City buses to make room for MPD

Marquette students Laura Xi and Bolzn Lz take a bus to go to the Metro Market. Photo by Martina Ibanez/[email protected]

In response to a large number of recent violent incidents on the Milwaukee County Transit System, uniformed Milwaukee police officers are boarding city buses to keep riders safe.

Police Chief Edward Flynn announced in mid-December that the Milwaukee Police Department would begin to patrol buses, a job traditionally allocated to the Milwaukee County Sheriff’s office and the private contractor G4S. According to Sheriff David Clarke, recent county budget cuts have forced him to lay off roughly 50 deputies, resulting in his office’s decreased ability to respond to problems.

“It is not a new thing for the Police Department of Milwaukee to board buses,” Flynn said during a meeting with the sheriff and city aldermen at City Hall last Wednesday. “What we’re able to do now with data and with the good working relationship with Wackenhut (now G4S) is to focus our approach.”

Flynn’s announcement back in December drew some criticism from the sheriff’s office after he appeared to be critical of Clarke’s explanation that a smaller force of deputies was prohibiting him from fully responding to the incidents.

“The public pays us to protect them, not make excuses why we can’t,” said Flynn during the announcement in December.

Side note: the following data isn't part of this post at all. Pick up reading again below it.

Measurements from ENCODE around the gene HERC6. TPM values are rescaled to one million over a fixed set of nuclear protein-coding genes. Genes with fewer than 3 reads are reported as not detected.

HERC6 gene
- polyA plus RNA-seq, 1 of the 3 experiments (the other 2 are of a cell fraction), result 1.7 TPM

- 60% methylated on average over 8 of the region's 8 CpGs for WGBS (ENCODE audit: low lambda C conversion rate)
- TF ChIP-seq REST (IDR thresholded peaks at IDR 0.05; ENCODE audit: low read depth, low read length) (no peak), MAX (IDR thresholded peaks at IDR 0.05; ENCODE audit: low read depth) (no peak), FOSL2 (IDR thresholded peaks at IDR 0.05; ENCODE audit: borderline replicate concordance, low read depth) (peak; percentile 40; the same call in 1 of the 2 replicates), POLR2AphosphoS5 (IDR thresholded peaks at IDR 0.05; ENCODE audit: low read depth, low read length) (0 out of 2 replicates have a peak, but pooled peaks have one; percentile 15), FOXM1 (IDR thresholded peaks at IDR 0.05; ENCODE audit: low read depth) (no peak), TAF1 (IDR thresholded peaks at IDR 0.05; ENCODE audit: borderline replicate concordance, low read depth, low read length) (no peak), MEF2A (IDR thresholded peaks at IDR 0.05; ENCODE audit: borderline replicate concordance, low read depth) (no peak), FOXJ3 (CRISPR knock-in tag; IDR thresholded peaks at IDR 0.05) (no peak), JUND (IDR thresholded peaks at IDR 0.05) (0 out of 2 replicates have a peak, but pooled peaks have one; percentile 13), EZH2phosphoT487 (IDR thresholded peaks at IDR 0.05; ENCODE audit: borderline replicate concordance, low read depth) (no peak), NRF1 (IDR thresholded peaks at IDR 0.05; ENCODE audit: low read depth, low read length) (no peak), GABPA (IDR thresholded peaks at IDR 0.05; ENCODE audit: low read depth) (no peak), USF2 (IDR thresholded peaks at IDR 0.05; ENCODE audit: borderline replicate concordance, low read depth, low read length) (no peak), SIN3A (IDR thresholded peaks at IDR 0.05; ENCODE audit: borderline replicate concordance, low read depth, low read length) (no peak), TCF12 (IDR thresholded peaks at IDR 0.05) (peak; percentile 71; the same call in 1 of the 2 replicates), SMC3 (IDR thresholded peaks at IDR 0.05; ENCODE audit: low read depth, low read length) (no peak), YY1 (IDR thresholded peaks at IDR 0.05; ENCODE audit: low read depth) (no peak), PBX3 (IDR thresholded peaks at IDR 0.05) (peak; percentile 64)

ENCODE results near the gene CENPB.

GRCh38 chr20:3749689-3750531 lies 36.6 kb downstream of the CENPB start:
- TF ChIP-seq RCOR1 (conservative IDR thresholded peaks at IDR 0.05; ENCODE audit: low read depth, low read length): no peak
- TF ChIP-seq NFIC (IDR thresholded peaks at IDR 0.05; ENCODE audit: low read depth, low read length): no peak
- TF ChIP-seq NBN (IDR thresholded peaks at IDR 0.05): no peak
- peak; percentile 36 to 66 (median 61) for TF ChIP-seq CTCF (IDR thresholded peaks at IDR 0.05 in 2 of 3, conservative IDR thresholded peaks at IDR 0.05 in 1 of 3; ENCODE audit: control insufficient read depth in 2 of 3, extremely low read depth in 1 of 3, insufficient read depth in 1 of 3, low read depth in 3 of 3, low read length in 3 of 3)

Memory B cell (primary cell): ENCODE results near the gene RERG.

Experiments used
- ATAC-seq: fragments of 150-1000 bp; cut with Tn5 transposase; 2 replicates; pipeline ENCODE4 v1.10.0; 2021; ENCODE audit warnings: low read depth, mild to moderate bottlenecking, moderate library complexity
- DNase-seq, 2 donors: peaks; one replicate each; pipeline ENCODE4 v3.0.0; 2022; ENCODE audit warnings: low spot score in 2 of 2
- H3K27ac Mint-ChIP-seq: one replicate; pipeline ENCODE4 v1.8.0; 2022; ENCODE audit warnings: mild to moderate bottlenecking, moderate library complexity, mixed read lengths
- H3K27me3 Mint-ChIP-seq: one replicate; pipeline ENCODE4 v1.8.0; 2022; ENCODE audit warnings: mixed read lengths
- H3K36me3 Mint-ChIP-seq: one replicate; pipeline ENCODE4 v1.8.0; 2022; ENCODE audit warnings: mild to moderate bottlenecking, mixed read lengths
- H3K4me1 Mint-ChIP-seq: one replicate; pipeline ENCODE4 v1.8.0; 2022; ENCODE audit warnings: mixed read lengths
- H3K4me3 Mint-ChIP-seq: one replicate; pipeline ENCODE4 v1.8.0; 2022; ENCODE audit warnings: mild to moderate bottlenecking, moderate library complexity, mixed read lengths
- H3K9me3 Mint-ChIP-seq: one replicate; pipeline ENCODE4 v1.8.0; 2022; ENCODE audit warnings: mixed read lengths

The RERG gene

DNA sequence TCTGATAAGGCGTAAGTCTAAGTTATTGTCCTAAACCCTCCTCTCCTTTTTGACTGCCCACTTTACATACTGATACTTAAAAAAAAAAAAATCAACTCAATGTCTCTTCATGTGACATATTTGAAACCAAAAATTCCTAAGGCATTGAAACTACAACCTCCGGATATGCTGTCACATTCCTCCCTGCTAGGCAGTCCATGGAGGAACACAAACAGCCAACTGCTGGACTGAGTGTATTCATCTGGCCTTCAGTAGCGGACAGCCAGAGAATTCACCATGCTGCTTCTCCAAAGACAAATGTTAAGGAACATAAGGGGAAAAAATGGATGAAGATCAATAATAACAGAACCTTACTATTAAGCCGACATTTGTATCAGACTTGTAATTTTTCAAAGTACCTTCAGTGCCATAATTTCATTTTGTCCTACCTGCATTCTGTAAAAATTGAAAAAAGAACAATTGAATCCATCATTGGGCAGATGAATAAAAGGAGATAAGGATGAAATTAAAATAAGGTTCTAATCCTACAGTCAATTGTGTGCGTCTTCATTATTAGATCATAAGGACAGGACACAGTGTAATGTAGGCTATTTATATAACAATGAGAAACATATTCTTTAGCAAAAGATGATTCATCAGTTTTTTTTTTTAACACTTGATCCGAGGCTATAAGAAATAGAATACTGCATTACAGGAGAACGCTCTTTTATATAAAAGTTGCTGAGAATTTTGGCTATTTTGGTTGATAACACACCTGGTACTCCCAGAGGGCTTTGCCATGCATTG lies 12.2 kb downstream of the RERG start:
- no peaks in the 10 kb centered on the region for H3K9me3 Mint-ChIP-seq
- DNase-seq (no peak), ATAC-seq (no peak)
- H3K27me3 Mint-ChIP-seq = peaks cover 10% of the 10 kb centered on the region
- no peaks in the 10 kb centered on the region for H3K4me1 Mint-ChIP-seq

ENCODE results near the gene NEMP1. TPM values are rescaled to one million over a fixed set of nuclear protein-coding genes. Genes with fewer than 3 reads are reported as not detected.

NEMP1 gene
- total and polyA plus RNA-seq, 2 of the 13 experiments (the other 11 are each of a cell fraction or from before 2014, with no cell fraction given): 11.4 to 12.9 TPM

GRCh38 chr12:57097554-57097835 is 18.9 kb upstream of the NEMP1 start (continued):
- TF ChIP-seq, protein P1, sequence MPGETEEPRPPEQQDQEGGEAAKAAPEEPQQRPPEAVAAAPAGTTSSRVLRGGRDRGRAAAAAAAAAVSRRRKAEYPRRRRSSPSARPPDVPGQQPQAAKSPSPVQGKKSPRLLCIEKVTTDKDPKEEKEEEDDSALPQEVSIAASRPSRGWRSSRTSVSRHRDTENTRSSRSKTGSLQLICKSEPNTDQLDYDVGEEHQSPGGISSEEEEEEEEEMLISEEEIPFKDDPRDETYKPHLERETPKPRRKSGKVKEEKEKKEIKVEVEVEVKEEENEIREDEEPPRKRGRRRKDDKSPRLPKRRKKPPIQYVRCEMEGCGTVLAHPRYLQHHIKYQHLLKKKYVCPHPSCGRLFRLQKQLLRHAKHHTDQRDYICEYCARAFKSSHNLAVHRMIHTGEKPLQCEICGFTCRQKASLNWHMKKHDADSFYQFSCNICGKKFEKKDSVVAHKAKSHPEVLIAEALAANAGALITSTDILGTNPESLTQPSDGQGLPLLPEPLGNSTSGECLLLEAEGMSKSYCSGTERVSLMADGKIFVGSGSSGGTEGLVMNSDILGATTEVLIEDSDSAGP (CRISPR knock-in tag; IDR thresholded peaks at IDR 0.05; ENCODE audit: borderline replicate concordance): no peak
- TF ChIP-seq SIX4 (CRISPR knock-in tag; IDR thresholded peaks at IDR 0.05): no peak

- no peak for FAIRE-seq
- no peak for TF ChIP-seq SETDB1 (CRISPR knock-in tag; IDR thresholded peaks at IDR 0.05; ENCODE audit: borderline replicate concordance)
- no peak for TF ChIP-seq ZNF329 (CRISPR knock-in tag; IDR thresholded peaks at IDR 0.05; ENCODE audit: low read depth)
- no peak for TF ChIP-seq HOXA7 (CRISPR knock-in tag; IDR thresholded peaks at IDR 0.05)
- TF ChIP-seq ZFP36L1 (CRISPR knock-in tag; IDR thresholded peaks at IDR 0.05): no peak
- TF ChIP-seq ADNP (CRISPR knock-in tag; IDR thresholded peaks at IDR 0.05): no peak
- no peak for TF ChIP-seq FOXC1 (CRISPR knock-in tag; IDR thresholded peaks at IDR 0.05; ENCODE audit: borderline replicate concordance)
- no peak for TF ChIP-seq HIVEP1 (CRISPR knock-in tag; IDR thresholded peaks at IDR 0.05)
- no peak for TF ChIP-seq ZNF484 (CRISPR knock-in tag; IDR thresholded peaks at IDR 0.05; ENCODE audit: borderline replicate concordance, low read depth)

During the meeting Wednesday, Clarke responded by saying he would “have appreciated probably a phone call from (Flynn).”

“’I’ve got some resources I could help you out (with),” Clarke said. “That would have been more collaborative than ‘Well, he says it can’t be done, we’ll do it and we don’t want to hear excuses.’ I didn’t appreciate that.”

December saw many high profile criminal incidents occurring on city buses. On Dec. 7, a bus driver on Route 27 was attacked after a rider refused to pay his fare, and on Dec. 15, a 12-year-old girl and 24-year-old woman were involved in an altercation on a Route 35 bus that ended with the latter being stomped on the ground by multiple attackers while trying to retrieve her 2-year-old child.

Other incidents have included drug dealing at bus stops, assaults by high school students and various fights, one of which ended with a bus window being kicked out.

The sheriff’s office has identified Routes 12, 19, 23, 27, 30 and 80 as the most troublesome. Routes 12, 23, and 30 all stop at the 12th Street bus stop outside of Cobeen Hall, while Routes 23 and 30 also stop near McCormick Hall and Straz Tower.

Peter Kouvaris, a freshman in the College of Business Administration, said a police presence on city buses would be welcomed by those who ride them and especially by Marquette students.

“I think adding cops will not only reduce crime, but make students more comfortable and willing to use the bus,” Kourvaris said.

Megan Arriola, a freshman in the College of Arts & Sciences and frequent bus rider, agreed with Kouvaris.

“I ride the bus a lot and there are definitely a lot of sketchy people on there,” Arriola said. “It will definitely make me feel better.”